It’s easy to remember the shows where you were utterly furious about the offensively lousy ending. Hell, we’ve all felt it – we’ve even written about it here before, because we have feelings on the matter.
And every unsatisfying ending is terrible for individual, specific reasons: an abrupt cancellation, a sudden series episode cut causing a desperate cramming of plot into a handful of episodes, a network sell-off, a show that was meant to continue until one of the main actors got #metooed and had their character abruptly killed off-screen – the reasons are as many and varied as the frustratingly truncated shows themselves.
Conversely, there’s one common about the times when a show on TV ends well: they knew it was coming.
It’s worth noting because a bunch of shows are winding up in the next little while, and it’s particularly unusual that they’re being given the chance to go out on their own terms rather than just not being renewed or axed mid-season, as is so often the fate for anything that’s a more of a cult-hit than The Big Bang Theory.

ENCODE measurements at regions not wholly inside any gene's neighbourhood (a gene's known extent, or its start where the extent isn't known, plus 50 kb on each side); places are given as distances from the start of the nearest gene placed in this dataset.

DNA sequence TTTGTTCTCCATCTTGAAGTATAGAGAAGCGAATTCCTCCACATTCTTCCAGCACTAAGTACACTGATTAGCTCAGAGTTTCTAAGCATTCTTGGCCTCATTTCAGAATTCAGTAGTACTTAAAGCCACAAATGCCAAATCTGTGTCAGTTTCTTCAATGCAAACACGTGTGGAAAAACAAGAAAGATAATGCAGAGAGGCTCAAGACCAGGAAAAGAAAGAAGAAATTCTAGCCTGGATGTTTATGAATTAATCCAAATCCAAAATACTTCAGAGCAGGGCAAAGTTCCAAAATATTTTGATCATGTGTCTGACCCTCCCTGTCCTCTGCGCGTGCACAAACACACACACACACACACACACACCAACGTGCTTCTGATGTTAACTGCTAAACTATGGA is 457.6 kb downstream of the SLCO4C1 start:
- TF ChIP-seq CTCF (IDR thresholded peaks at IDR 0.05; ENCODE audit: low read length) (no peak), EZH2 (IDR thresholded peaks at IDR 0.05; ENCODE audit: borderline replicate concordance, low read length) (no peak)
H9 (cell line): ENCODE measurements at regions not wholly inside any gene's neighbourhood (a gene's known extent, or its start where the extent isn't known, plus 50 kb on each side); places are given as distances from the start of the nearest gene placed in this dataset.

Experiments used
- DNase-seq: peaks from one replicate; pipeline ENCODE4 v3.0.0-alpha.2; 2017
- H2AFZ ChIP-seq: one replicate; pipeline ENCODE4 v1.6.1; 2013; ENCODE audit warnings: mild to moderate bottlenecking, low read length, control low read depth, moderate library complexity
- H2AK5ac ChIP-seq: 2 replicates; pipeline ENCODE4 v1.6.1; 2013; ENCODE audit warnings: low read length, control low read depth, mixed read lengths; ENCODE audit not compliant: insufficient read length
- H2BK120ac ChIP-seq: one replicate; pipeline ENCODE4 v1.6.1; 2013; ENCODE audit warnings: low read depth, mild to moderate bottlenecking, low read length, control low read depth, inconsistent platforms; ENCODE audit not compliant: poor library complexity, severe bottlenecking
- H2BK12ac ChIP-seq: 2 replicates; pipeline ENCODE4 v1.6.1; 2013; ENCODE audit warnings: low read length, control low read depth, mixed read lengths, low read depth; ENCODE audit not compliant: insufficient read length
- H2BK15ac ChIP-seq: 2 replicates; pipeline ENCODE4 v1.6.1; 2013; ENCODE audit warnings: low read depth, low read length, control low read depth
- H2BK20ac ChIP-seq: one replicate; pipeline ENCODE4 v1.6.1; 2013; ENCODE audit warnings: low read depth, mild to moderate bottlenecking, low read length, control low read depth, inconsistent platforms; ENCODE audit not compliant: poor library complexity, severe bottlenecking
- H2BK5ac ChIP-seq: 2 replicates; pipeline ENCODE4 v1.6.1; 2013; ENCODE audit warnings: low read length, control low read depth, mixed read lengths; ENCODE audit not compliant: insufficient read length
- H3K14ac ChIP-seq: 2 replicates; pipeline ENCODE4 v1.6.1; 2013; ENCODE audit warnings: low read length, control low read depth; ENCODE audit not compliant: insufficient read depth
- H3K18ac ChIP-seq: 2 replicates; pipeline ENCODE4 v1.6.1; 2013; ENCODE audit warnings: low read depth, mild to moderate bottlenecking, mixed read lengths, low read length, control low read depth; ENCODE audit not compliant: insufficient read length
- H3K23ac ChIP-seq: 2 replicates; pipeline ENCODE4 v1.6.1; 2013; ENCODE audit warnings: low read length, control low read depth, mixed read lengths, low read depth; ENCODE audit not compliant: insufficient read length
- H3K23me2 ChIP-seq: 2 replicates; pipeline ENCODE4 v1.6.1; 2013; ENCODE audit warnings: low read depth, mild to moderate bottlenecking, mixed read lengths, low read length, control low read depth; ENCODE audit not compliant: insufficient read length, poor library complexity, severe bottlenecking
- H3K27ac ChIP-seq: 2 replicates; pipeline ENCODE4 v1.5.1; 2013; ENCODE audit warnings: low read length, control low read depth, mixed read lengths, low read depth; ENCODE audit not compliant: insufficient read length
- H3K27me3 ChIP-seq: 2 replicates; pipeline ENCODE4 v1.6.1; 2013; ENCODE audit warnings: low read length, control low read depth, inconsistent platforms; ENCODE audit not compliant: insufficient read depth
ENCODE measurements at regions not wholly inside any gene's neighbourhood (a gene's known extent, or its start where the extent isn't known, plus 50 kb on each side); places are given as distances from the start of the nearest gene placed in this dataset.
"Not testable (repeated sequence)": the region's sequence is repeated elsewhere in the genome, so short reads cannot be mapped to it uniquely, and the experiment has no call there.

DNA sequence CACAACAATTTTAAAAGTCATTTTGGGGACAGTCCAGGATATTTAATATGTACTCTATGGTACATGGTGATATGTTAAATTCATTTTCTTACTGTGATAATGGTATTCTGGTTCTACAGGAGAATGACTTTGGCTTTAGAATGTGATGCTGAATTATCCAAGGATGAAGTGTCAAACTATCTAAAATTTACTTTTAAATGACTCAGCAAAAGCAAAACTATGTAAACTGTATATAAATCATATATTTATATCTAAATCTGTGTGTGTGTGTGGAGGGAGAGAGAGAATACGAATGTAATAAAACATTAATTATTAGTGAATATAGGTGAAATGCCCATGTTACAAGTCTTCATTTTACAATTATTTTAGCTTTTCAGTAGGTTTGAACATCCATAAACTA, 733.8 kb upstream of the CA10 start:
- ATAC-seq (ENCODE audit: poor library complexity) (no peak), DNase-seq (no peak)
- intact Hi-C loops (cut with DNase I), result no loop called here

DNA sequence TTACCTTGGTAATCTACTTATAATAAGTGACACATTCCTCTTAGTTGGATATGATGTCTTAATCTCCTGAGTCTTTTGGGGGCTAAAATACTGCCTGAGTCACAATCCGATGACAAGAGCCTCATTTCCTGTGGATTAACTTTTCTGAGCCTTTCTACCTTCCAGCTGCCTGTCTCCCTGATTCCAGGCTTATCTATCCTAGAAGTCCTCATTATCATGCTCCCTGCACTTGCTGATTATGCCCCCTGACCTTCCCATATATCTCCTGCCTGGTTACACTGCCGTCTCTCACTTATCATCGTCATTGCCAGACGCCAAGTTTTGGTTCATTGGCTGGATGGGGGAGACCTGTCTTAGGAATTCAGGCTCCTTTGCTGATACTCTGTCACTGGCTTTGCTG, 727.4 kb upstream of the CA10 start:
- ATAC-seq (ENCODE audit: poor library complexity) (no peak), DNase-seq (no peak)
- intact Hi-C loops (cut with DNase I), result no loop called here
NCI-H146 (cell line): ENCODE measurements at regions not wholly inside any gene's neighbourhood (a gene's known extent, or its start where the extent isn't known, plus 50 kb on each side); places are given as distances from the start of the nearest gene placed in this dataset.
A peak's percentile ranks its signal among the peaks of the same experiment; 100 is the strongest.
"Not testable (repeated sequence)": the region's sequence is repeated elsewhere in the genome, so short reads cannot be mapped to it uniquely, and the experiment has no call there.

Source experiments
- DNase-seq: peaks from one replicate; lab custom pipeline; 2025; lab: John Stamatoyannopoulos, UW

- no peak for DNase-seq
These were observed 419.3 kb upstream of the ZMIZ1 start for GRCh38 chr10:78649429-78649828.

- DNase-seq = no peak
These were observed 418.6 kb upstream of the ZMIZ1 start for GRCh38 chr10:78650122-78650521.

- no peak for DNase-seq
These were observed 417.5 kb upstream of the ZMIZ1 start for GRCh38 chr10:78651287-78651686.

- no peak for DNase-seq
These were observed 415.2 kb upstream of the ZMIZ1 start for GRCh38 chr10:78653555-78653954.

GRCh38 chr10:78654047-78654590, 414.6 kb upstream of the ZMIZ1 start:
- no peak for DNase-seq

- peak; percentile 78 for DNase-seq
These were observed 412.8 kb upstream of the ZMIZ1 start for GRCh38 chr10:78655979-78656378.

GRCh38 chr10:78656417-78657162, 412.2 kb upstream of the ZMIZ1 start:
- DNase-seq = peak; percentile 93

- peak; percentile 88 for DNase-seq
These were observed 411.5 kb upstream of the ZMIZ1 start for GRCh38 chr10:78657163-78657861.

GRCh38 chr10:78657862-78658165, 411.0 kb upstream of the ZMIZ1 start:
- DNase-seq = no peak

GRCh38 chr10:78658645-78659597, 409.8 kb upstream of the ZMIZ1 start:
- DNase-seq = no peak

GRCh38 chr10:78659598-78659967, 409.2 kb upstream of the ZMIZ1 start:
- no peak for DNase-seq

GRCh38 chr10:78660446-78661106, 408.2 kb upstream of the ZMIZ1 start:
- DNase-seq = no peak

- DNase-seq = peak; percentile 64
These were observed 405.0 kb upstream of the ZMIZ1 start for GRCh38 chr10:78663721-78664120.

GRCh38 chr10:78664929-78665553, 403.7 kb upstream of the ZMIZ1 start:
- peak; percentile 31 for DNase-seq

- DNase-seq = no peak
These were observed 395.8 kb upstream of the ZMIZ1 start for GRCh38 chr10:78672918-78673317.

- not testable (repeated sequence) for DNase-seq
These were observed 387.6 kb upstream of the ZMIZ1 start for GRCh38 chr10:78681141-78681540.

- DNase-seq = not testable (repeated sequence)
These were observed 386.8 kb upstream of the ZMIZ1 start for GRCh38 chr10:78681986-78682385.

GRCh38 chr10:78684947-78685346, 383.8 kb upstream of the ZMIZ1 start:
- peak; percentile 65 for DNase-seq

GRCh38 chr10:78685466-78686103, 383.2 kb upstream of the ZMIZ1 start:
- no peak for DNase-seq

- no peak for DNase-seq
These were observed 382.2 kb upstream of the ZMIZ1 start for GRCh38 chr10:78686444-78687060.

Gloriously over the top crime dramedy Claws is filming its final series, which is almost a relief given how nuts the last series was. Netflix recently announced that the coming series of genius animated series BoJack Horseman will wrap the show up (although according to Aaron Paul apparently it was the network’s call, not the creators).
And two of the biggest series on TV are calling it quits. The last series of The Good Place is currently screening, and promising a satisfying (if almost certainly heartbreaking) conclusion. And Breaking Bad prequel Better Call Saul is putting a bow on its final series, as we watch Jimmy McGill finally, irredeemably become the amoral Saul Goodman of its parent programme.
And this should be noted because it’s actually pretty unusual for a show to end when and how it wants to go out.
A show that’s not doing well might not have the sort of clout required to negotiate their own thrilling conclusion, while a show going well has it even harder because no networks wants to kill a successful show and will throw money at a series to keep it running even if, say, Arrested Development already managed a perfect ending and didn’t need to come back for a fourth series godammit.
That’s why you have zombie shows like The [US] Office or Gilmore Girls staggering on when key personnel have opted out (star Steve Carell in the former example, writer-creator Amy Sherman-Palladino in the latter).
And it’s wonderful when a TV show ends well, and it’s something to be celebrated. A good ending is a rare and beautiful thing.
And look: there’s a lot to be said for going out on one’s own terms. Cheers, team.